Criminal Justice Alliance conference – What should an agenda for the new government look like?
18 March 2015 | Tagged with the theme: Young women and girls
The first ever Criminal Justice Alliance (CJA) conference took place in March and brought together members of the CJA, practitioners, policy makers and other criminal justice stakeholders to consider: ‘what should an agenda for the new government look like?’
Presentations, workshops and Q&A sessions gave delegates and speakers the opportunity to review which elements of the current criminal justice system are effective and to discuss how the new government could achieve a fairer and more effective system. Highlights from the day included:
- looking at how Nordic countries regulate prison populations
- hearing about desistance research and the impact for those working with offenders
- finding out how sentencing and courts can take a more holistic, problem solving approach.
A strong message that ran throughout the day was the need to base debates on crime and justice – particularly about the use of custody – on rational evidence. By moving away from rhetoric about being ‘hard’ or ‘soft’ on crime and using opportunities presented by the current period of austerity, more cost-effective and evidence-based solutions can be achieved to prevent crime and reduce reoffending.
Workshops provided delegates with the opportunity to debate and share knowledge about specific issues. Topics included desistance, justice reinvestment, restorative justice and the gateway to criminal justice.
Beyond Youth Custody delivered a workshop on resettlement of girls and young women with colleagues from Pecan’s Moving On programme. Those who attended the workshop looked at three case studies which explored some of the issues that young women may face on release from custody. Delegates then suggested what a new government could do to support the resettlement of young women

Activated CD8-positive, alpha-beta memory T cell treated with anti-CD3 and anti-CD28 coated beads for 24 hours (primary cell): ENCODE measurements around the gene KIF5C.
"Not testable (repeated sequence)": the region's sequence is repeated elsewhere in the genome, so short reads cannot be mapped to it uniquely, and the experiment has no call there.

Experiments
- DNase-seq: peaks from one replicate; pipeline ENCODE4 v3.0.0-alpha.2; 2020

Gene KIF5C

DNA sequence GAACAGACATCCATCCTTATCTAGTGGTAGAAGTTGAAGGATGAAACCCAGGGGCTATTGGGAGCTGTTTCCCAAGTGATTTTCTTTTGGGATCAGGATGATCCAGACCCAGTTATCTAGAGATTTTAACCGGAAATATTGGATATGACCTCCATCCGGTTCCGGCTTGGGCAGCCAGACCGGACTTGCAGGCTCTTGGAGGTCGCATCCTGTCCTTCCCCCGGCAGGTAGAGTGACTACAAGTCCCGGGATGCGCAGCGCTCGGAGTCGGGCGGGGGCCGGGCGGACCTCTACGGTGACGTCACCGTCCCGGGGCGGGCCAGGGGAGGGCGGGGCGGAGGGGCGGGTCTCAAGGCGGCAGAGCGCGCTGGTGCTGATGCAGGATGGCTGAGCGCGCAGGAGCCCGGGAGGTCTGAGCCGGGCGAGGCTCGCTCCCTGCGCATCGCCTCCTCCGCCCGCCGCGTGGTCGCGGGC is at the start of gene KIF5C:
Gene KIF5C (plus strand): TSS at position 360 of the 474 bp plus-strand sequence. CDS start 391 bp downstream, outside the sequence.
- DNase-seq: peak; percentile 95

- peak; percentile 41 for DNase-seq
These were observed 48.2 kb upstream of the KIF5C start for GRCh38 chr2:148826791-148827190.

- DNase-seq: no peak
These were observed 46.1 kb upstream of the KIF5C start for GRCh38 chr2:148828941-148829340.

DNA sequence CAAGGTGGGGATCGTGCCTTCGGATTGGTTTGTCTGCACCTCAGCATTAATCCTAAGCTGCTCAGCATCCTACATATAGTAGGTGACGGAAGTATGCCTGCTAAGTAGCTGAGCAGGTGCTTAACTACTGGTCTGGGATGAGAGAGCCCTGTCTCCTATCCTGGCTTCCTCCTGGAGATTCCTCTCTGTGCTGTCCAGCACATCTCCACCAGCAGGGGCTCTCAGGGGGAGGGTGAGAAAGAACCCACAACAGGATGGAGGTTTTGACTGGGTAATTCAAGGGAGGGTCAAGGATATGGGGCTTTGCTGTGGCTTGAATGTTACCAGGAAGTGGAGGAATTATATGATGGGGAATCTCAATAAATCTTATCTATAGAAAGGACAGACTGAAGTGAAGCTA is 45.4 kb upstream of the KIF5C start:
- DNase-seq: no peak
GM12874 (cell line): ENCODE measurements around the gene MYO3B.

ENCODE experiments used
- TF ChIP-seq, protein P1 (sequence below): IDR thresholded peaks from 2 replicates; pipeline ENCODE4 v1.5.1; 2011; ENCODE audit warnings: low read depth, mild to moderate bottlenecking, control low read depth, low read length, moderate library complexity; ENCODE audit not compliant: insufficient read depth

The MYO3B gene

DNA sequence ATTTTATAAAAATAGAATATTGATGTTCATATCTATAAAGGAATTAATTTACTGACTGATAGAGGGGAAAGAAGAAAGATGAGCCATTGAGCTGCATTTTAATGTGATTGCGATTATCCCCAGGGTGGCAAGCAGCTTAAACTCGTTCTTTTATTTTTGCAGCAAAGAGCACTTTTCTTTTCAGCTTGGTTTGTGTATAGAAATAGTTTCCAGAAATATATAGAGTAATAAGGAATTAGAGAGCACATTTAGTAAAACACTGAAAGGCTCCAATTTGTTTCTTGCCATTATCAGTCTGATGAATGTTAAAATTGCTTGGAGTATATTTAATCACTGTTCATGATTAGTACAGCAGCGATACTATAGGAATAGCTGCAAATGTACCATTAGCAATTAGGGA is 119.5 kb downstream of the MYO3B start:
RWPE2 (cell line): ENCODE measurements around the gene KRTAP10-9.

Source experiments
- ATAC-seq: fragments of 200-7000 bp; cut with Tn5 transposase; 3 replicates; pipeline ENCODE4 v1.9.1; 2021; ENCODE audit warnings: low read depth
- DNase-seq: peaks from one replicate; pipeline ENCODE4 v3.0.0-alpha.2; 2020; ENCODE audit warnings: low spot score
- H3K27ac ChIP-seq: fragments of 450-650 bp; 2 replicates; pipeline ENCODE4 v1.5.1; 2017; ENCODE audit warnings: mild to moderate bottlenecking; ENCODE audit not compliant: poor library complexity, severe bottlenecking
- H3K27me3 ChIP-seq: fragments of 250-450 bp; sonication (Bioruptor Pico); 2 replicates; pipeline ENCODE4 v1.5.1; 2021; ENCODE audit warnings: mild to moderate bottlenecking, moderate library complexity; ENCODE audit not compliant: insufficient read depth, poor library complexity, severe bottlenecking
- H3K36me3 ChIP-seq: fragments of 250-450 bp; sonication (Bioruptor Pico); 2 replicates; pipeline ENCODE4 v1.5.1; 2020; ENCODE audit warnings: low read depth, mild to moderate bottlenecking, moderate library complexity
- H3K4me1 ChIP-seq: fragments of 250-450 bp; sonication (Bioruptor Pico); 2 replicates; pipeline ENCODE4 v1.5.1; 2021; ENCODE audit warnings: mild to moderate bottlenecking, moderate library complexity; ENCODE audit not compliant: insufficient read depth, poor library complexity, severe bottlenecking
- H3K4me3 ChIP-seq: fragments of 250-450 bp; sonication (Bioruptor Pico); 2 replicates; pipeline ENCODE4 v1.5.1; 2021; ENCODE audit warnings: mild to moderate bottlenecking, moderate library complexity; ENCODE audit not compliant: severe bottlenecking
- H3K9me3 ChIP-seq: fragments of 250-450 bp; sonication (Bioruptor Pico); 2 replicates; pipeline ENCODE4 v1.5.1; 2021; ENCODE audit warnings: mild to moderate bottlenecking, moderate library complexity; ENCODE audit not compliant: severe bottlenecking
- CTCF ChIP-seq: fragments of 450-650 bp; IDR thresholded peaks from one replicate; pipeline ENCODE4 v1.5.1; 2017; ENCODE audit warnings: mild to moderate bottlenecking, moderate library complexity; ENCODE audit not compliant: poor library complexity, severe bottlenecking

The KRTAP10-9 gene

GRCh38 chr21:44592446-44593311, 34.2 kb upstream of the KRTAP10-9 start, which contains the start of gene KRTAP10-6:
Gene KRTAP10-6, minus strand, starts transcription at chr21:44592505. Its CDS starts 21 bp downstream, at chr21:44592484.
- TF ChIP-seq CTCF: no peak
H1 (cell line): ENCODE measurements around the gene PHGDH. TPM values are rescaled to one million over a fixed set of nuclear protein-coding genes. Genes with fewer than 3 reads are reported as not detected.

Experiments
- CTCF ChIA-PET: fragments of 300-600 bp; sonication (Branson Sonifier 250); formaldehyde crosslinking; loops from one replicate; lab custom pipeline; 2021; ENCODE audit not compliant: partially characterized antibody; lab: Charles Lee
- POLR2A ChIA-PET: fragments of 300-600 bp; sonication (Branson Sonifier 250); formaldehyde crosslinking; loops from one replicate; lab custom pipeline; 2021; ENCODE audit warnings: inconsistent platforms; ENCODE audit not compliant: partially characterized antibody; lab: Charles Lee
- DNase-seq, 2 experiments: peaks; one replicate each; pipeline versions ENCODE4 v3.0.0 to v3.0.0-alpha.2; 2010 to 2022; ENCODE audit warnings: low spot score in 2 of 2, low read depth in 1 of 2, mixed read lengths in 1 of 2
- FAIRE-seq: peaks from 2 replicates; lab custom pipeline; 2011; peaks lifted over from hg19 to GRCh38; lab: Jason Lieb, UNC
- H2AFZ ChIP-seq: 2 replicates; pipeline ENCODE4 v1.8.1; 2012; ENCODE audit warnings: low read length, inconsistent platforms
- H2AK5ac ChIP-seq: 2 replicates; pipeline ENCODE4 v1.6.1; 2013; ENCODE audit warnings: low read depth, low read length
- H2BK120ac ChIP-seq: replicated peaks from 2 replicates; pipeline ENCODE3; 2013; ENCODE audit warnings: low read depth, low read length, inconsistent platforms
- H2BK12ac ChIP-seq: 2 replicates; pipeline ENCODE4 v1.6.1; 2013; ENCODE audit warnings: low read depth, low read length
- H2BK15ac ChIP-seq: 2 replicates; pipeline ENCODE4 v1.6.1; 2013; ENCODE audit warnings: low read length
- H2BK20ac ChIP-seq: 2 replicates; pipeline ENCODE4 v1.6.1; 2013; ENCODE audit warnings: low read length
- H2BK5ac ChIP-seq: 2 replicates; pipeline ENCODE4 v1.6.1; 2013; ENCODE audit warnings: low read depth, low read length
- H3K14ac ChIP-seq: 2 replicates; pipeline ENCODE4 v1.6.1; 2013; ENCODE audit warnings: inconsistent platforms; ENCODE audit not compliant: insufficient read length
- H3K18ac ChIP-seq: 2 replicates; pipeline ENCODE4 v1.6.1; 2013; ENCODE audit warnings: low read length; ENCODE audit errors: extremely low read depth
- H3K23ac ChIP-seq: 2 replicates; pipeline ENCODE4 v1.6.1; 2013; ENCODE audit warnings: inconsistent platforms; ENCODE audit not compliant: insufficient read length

- Developing more joined-up ways of meeting individual needs by facilitating multi-agency working and better information sharing between agencies
- Ensuring that needs are assessed and spending is available and flexible enough to be targeted at those particular needs
- Allocating resources to services which can intervene earlier, based on the growing body of evidence about early intervention. Issues such as mental health and substance misuse should be dealt with in the community as much as possible
- Clearer laws that make it easier for women to find out about their rights around immigration status, benefits, housing and other entitlements.
For a more detailed discussion of a gender-sensitive approach, download Beyond Youth Custody’s Resettlement of girls and young women – roundtable briefing.
Resources from the conference, as well as podcasts of the presentations, will be shortly available on the CJA website.
The Moving On programme is a one-to-one mentoring project which supports women through the transition from prison to community. Watch this short video, to find out more about the Moving On programme.